[jax-rs-spec users] [jsr339-experts] Re: Re: Overhead of AsyncResponse

From: Bill Burke <>
Date: Wed, 07 Nov 2012 15:32:04 -0500

On 11/7/2012 3:17 PM, Jan Algermissen wrote:
> On Nov 7, 2012, at 9:09 PM, Bill Burke <> wrote:
>>>>> BTW, I have a similar use case that I've discussed before:
>>>>> @POST
>>>>> void post(@Suspended AsyncResponse res) {
>>>>> res.resume(Response.status(202).build()); // 202, Accepted
>>>>> // do an expensive op.
>>>>> }
>>>>> In this case, the client gets a response immediately, while the
>>>>> server does something in the background. Really simple, no need for
>>>>> queues, threads, etc.
>>>> Well, yes that is how you do async properly with HTTP :-)
>>> No, it is not. Assuming the the code above runs in the same container
>>> thread that is dedicated to processing incoming requests, in the code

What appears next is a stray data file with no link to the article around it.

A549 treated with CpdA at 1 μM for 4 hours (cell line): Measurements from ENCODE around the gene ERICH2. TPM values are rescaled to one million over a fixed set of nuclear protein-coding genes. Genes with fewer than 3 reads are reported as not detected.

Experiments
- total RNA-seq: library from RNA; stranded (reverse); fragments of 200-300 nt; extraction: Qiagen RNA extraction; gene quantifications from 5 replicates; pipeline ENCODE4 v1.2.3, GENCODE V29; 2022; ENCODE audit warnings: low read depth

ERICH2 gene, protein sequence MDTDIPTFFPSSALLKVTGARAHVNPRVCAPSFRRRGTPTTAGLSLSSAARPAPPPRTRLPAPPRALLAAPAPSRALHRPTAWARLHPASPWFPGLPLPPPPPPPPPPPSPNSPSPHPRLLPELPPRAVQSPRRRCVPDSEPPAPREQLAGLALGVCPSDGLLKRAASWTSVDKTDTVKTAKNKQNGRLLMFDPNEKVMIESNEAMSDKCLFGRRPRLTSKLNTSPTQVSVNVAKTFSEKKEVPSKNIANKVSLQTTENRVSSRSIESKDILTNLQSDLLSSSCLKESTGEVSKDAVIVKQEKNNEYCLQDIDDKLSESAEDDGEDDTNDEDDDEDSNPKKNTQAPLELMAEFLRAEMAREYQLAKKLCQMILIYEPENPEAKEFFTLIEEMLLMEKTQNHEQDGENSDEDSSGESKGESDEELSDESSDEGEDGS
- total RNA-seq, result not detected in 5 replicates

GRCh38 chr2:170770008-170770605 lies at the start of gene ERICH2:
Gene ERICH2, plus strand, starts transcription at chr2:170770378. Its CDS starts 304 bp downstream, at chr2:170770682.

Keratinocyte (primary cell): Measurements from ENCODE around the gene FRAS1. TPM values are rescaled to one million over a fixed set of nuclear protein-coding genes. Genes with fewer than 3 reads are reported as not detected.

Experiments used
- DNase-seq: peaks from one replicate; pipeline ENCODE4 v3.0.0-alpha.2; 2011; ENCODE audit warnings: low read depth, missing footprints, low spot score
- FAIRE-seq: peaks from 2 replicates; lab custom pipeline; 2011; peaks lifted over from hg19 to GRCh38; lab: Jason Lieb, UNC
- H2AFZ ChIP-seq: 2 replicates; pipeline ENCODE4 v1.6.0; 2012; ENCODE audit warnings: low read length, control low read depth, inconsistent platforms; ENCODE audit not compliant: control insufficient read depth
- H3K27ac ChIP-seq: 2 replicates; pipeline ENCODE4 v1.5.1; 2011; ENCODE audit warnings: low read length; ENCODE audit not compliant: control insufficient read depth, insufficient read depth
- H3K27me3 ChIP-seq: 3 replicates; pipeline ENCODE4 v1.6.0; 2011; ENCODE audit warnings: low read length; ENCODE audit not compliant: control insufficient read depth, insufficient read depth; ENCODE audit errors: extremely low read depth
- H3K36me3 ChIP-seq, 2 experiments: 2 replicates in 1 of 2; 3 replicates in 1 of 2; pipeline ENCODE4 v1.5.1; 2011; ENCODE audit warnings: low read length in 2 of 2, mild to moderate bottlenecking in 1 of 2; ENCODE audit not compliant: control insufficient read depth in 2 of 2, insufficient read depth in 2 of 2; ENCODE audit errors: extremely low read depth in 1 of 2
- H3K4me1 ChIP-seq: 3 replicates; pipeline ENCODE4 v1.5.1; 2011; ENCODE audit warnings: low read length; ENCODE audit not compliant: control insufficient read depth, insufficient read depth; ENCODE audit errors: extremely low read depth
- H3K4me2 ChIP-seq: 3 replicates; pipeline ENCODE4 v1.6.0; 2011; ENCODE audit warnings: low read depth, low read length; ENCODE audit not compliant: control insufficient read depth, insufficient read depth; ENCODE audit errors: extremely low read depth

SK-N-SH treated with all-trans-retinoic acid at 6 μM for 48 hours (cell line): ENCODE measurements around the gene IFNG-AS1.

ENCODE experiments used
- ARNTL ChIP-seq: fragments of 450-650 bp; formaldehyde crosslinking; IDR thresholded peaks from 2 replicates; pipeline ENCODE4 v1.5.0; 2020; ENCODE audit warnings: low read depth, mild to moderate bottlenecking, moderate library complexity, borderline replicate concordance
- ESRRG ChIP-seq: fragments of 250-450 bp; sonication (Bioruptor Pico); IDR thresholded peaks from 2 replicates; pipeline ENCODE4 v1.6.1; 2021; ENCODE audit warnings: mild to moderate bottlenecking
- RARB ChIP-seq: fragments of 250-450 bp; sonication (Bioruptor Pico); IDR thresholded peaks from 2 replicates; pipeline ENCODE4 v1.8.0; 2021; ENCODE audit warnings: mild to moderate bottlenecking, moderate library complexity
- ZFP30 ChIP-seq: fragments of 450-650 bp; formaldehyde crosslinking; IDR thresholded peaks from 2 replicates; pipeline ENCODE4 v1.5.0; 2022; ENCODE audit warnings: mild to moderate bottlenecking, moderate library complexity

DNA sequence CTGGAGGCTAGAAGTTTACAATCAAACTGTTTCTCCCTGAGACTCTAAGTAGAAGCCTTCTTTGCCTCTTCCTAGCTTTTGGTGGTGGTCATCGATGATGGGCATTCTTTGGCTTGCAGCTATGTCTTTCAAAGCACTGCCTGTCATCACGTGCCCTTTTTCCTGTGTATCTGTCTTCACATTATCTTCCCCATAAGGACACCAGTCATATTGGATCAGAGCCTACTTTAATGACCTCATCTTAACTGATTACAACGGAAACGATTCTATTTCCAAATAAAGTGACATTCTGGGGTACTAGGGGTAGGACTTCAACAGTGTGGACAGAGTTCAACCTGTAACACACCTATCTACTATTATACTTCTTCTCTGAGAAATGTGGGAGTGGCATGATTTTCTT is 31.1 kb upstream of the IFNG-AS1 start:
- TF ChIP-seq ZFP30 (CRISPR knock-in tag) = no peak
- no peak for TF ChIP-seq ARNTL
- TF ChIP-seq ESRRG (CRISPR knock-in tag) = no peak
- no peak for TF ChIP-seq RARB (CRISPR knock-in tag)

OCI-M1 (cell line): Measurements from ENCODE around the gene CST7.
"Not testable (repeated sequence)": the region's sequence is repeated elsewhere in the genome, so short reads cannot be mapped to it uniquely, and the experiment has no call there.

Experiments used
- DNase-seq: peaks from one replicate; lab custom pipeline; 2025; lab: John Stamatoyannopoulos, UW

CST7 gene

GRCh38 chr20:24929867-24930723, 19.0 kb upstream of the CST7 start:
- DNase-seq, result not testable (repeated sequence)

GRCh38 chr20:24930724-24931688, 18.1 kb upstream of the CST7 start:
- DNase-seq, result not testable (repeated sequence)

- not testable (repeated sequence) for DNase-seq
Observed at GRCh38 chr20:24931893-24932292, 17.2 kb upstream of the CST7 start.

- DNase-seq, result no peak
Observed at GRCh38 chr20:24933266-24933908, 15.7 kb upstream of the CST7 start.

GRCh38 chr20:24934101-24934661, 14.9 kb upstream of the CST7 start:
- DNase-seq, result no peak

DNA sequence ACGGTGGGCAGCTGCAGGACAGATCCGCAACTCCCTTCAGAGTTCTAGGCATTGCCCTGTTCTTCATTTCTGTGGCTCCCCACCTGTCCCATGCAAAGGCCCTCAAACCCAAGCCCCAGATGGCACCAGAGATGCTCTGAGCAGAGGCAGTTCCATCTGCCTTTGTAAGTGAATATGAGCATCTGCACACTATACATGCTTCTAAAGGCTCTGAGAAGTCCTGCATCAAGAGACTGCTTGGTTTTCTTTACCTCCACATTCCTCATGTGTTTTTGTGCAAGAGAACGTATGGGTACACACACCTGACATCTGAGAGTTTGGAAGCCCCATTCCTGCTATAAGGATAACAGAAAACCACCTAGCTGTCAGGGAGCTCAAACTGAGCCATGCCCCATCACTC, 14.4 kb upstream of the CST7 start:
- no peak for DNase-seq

>>> above you return the response to the client quickly, but you will still
>>> continue to occupy the request processing container thread for your
>>> long-runnning operation effectively cancelling out any positive effect
>>> of the async operation on the server-side.
>>> To do it right, you would have to do this instead:
>> To paint this as a fact is misleading. You have your own opinion here that is definitely not shared by myself.
> Now you guys are confusing me :-)
> The whole point of the async for cases like this is IIUC to have the threads in one thread pool execute similar tasks.
> Bills example uses the HTTP handling thread (presumably from a dedicated HTTP handler threadpool) to do the long running task.
> @Bill, why do you think your's is 'better' than handing the long running task to another thread, especially one from a different thread pool?

I don't have a problem with saying this is 'better' or not. I do have a
problem with saying that this is wrong, because its not. Defining and
configuring multiple thread pools can be a burden on both the admin and
developer, not to mention the extra code the developer has to write.

Bill Burke
JBoss, a division of Red Hat